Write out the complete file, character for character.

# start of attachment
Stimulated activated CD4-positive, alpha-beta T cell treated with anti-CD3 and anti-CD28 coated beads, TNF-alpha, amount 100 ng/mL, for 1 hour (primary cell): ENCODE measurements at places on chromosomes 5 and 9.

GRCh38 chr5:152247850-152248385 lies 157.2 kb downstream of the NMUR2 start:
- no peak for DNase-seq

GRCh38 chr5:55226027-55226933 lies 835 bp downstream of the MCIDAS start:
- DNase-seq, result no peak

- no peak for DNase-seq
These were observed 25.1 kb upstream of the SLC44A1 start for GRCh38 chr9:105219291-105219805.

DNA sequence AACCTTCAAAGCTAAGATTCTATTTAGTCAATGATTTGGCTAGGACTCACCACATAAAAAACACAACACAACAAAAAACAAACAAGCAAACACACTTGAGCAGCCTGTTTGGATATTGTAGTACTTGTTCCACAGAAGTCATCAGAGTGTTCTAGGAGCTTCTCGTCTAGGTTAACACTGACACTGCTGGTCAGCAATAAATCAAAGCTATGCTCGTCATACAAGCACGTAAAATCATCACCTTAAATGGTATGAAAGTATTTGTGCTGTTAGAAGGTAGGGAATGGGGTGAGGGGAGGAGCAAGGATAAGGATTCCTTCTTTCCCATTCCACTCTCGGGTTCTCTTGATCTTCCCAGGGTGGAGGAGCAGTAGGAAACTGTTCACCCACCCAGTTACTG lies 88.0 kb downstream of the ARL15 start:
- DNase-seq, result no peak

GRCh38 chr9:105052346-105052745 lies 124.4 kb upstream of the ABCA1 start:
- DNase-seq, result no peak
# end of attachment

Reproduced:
Stimulated activated CD4-positive, alpha-beta T cell treated with anti-CD3 and anti-CD28 coated beads, TNF-alpha, amount 100 ng/mL, for 1 hour (primary cell): ENCODE measurements at places on chromosomes 5 and 9.

GRCh38 chr5:152247850-152248385 lies 157.2 kb downstream of the NMUR2 start:
- no peak for DNase-seq

GRCh38 chr5:55226027-55226933 lies 835 bp downstream of the MCIDAS start:
- DNase-seq, result no peak

- no peak for DNase-seq
These were observed 25.1 kb upstream of the SLC44A1 start for GRCh38 chr9:105219291-105219805.

DNA sequence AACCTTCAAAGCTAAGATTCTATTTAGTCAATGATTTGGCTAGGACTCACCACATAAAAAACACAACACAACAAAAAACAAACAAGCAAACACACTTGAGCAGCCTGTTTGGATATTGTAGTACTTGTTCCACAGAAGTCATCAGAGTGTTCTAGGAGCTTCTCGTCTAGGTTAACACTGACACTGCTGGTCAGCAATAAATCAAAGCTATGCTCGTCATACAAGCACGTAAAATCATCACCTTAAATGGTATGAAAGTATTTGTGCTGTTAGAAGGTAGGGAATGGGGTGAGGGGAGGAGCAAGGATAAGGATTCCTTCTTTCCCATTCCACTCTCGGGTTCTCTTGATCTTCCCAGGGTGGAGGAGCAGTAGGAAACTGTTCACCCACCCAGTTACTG lies 88.0 kb downstream of the ARL15 start:
- DNase-seq, result no peak

GRCh38 chr9:105052346-105052745 lies 124.4 kb upstream of the ABCA1 start:
- DNase-seq, result no peak